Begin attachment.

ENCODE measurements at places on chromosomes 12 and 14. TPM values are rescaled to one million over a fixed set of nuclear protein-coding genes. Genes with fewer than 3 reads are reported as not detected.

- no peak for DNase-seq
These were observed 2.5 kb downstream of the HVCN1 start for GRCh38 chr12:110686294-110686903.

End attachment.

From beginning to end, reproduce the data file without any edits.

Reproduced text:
ENCODE measurements at places on chromosomes 12 and 14. TPM values are rescaled to one million over a fixed set of nuclear protein-coding genes. Genes with fewer than 3 reads are reported as not detected.

- no peak for DNase-seq
These were observed 2.5 kb downstream of the HVCN1 start for GRCh38 chr12:110686294-110686903.